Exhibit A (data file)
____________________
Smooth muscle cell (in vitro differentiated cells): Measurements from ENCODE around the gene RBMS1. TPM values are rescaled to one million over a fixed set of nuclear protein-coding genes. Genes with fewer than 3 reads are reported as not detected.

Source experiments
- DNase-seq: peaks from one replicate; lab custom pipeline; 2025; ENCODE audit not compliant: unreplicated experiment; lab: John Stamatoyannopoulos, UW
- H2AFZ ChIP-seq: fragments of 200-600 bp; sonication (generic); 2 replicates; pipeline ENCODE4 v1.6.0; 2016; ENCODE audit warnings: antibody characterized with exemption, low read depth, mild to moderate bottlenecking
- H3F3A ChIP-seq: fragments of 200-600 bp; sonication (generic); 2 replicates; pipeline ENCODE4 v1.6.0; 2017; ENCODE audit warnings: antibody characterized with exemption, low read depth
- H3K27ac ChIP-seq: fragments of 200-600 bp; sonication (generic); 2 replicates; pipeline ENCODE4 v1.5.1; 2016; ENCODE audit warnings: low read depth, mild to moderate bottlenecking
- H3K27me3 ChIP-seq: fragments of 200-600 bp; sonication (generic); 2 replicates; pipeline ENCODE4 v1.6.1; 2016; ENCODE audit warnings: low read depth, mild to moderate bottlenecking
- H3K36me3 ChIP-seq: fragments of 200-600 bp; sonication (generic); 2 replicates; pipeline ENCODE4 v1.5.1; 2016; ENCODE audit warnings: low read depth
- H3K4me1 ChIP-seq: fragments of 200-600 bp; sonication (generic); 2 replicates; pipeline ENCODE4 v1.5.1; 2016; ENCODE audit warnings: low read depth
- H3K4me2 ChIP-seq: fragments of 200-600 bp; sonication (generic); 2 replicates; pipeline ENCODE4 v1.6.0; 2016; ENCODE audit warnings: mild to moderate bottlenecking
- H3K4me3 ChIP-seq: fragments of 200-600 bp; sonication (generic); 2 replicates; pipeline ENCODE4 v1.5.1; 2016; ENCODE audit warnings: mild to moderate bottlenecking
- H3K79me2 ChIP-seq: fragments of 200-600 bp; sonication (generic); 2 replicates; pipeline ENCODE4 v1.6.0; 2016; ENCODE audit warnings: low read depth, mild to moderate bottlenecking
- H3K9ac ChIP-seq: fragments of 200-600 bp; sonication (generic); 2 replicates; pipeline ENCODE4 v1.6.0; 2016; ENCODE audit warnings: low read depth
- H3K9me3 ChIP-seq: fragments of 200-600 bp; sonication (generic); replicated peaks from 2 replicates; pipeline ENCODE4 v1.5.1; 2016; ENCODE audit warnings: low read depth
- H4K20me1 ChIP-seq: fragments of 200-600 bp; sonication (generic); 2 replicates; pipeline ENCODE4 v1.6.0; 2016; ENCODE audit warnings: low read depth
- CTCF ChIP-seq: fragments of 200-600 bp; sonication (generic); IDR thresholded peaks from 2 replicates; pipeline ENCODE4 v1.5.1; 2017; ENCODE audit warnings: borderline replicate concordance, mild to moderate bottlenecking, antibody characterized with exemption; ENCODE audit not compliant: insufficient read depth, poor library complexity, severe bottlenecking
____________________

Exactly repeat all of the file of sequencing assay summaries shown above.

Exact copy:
Smooth muscle cell (in vitro differentiated cells): Measurements from ENCODE around the gene RBMS1. TPM values are rescaled to one million over a fixed set of nuclear protein-coding genes. Genes with fewer than 3 reads are reported as not detected.

Source experiments
- DNase-seq: peaks from one replicate; lab custom pipeline; 2025; ENCODE audit not compliant: unreplicated experiment; lab: John Stamatoyannopoulos, UW
- H2AFZ ChIP-seq: fragments of 200-600 bp; sonication (generic); 2 replicates; pipeline ENCODE4 v1.6.0; 2016; ENCODE audit warnings: antibody characterized with exemption, low read depth, mild to moderate bottlenecking
- H3F3A ChIP-seq: fragments of 200-600 bp; sonication (generic); 2 replicates; pipeline ENCODE4 v1.6.0; 2017; ENCODE audit warnings: antibody characterized with exemption, low read depth
- H3K27ac ChIP-seq: fragments of 200-600 bp; sonication (generic); 2 replicates; pipeline ENCODE4 v1.5.1; 2016; ENCODE audit warnings: low read depth, mild to moderate bottlenecking
- H3K27me3 ChIP-seq: fragments of 200-600 bp; sonication (generic); 2 replicates; pipeline ENCODE4 v1.6.1; 2016; ENCODE audit warnings: low read depth, mild to moderate bottlenecking
- H3K36me3 ChIP-seq: fragments of 200-600 bp; sonication (generic); 2 replicates; pipeline ENCODE4 v1.5.1; 2016; ENCODE audit warnings: low read depth
- H3K4me1 ChIP-seq: fragments of 200-600 bp; sonication (generic); 2 replicates; pipeline ENCODE4 v1.5.1; 2016; ENCODE audit warnings: low read depth
- H3K4me2 ChIP-seq: fragments of 200-600 bp; sonication (generic); 2 replicates; pipeline ENCODE4 v1.6.0; 2016; ENCODE audit warnings: mild to moderate bottlenecking
- H3K4me3 ChIP-seq: fragments of 200-600 bp; sonication (generic); 2 replicates; pipeline ENCODE4 v1.5.1; 2016; ENCODE audit warnings: mild to moderate bottlenecking
- H3K79me2 ChIP-seq: fragments of 200-600 bp; sonication (generic); 2 replicates; pipeline ENCODE4 v1.6.0; 2016; ENCODE audit warnings: low read depth, mild to moderate bottlenecking
- H3K9ac ChIP-seq: fragments of 200-600 bp; sonication (generic); 2 replicates; pipeline ENCODE4 v1.6.0; 2016; ENCODE audit warnings: low read depth
- H3K9me3 ChIP-seq: fragments of 200-600 bp; sonication (generic); replicated peaks from 2 replicates; pipeline ENCODE4 v1.5.1; 2016; ENCODE audit warnings: low read depth
- H4K20me1 ChIP-seq: fragments of 200-600 bp; sonication (generic); 2 replicates; pipeline ENCODE4 v1.6.0; 2016; ENCODE audit warnings: low read depth
- CTCF ChIP-seq: fragments of 200-600 bp; sonication (generic); IDR thresholded peaks from 2 replicates; pipeline ENCODE4 v1.5.1; 2017; ENCODE audit warnings: borderline replicate concordance, mild to moderate bottlenecking, antibody characterized with exemption; ENCODE audit not compliant: insufficient read depth, poor library complexity, severe bottlenecking